Thinking about pairing N-fixing tree and shade tolerant vine. It could be quite a guild. Currently thinking on pairing Alder and Schissandra Chinensis. So far I don't know of any tall tree for temperate climate that brings fruit and fixes nitrogen, all of them are bushes, and maybe some low trees. This pair could then be considered as an example of mentioned.
one no-food vine comes to my mind, wisteria. It is in pea family, fixing nitrogen, quite ornamental, insect attracting, and there is no need to pick any fruit since there are no fruits
I once lived in a house that had a wisteria vine that had climbed about 20-30 feet into a tall evergreen tree, almost to the top. It was years ago and the details are unclear. I remember it as being in a cedar tree, but then I think, how could that be, nothing grows under cedar trees except an occasional fern. Maybe it was a fir. It was a delight when it bloomed. The tree seemed unharmed, but the tree definitely had a head start, and probably benefited from the nitrogen.
This comes to mind, a wisteria with a tree which is a valued food source. If the wisteria gets out of hand, you can prune it or "recycle" it. Wisteria is reportedly easy to propagate, so that I imagine you could replicate the process many times.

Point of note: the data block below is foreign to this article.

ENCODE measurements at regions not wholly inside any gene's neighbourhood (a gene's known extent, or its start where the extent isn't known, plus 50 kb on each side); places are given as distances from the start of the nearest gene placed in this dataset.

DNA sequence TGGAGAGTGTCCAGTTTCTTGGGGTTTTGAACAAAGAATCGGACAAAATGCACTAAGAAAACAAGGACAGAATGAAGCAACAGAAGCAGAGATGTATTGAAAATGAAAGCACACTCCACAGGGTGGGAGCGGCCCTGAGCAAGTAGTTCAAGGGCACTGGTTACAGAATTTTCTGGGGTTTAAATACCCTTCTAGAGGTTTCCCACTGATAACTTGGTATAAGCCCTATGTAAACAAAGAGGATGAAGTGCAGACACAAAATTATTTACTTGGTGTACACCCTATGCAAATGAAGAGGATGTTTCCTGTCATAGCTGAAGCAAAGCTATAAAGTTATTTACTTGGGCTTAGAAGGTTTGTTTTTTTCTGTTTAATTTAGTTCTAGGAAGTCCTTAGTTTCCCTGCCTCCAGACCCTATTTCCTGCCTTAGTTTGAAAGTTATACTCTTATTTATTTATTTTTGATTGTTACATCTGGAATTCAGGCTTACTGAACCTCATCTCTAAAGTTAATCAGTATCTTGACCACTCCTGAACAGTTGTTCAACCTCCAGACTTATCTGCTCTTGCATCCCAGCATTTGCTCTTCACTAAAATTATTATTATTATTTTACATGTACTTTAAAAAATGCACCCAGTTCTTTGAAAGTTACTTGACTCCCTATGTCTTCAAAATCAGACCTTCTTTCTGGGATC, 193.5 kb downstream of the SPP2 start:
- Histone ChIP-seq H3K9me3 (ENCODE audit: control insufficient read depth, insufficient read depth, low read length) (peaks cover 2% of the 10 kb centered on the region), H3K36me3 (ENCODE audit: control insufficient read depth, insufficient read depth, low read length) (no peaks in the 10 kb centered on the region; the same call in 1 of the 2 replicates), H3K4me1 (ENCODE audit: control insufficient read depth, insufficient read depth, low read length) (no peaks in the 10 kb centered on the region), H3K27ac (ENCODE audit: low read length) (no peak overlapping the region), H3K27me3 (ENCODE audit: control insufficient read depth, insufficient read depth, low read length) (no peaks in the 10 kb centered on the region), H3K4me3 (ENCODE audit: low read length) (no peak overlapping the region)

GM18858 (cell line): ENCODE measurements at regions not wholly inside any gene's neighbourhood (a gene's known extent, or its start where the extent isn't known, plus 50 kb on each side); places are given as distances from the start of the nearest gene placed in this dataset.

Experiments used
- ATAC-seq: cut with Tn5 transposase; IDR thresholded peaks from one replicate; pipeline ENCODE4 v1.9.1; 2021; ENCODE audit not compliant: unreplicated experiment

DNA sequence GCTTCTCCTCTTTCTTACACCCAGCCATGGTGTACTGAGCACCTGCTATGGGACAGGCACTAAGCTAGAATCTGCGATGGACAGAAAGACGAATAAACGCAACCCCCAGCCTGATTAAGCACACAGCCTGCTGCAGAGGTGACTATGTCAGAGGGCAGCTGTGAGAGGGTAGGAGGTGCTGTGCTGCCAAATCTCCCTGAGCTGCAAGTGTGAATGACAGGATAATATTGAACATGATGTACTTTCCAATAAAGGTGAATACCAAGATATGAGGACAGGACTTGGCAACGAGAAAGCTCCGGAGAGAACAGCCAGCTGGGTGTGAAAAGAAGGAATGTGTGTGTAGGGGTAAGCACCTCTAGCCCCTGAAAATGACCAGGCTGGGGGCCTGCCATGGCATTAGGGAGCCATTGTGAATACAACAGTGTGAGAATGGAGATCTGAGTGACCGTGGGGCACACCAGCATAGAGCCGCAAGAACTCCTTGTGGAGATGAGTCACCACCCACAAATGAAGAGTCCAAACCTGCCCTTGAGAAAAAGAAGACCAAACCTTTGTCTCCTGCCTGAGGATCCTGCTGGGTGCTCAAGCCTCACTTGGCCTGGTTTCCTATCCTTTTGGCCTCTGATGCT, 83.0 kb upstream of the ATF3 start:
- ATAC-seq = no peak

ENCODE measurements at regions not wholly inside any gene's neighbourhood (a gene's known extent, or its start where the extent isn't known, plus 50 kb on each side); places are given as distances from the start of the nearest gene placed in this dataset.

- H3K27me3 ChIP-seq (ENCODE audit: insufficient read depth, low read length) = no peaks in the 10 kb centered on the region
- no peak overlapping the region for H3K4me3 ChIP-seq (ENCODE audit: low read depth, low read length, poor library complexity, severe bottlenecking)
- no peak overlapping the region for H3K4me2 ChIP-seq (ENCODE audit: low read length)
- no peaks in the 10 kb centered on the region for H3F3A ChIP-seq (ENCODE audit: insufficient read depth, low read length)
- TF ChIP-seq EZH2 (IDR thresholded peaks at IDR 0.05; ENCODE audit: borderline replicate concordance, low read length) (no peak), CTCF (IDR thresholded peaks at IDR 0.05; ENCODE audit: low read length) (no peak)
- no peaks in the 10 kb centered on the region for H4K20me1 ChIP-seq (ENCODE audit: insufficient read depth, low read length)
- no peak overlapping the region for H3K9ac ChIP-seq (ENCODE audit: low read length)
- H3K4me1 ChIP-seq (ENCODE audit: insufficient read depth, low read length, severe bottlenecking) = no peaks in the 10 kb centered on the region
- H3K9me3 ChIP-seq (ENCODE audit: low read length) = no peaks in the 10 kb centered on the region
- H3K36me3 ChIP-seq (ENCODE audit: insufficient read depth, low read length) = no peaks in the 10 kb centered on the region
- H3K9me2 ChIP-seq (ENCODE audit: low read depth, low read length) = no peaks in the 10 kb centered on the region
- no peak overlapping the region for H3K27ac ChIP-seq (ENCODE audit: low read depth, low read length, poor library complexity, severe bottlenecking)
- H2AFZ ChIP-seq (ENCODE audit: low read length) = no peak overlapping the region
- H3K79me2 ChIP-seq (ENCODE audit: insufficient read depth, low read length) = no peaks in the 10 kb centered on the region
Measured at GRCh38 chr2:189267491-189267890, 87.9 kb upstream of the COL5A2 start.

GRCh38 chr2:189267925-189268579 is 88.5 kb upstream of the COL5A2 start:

This gives me ideas because there are trees in our 1/4 acre land that are not producing food and are not very special and are very tall and shading areas that I would like to see sun in. I do not want to just cut down those trees. I could train a sturdy vine up them and the day might come when the vine is in the lead, and with a little help from me, the tree becomes a trellis and is no longer so tall and has become a support for our food forest. I do not like to reduce the oxygen production by cutting down even one tree. This evolutionary sequence that I envision would be a gain, and sustain oxygen production.
Thanks for asking your valuable question. Blessings.
Wisteria sends out incredibly long underground runners, then pops up in unexpected places. Trailing vines will develop roots where they touch the ground. Wisteris's a real problem plant in my climate. To make things worse, they quite often won't flower at all.